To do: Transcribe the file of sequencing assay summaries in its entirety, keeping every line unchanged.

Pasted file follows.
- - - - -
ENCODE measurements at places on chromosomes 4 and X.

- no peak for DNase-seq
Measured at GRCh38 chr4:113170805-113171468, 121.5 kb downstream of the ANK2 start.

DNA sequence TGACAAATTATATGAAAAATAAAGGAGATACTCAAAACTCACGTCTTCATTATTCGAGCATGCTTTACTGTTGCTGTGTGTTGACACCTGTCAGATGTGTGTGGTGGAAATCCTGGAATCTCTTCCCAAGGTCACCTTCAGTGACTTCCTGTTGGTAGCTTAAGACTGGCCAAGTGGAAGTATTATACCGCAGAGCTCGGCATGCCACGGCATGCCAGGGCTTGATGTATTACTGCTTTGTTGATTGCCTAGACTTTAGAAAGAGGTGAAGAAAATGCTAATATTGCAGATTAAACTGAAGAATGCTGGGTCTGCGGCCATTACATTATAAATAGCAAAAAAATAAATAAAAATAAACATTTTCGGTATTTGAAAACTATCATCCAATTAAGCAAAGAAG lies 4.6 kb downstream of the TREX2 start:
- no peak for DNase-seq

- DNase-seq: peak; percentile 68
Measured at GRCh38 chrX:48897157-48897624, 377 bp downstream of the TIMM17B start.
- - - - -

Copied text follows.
ENCODE measurements at places on chromosomes 4 and X.

- no peak for DNase-seq
Measured at GRCh38 chr4:113170805-113171468, 121.5 kb downstream of the ANK2 start.

DNA sequence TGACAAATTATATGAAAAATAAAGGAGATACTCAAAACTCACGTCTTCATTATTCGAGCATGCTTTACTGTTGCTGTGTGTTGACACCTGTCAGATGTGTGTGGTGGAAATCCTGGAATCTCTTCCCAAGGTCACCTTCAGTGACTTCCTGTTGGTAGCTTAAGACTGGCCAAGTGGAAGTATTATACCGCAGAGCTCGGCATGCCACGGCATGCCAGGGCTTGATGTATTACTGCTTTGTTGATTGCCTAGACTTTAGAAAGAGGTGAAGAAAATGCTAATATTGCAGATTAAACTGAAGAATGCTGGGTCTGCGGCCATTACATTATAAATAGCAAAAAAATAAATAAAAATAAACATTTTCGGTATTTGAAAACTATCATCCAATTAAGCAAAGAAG lies 4.6 kb downstream of the TREX2 start:
- no peak for DNase-seq

- DNase-seq: peak; percentile 68
Measured at GRCh38 chrX:48897157-48897624, 377 bp downstream of the TIMM17B start.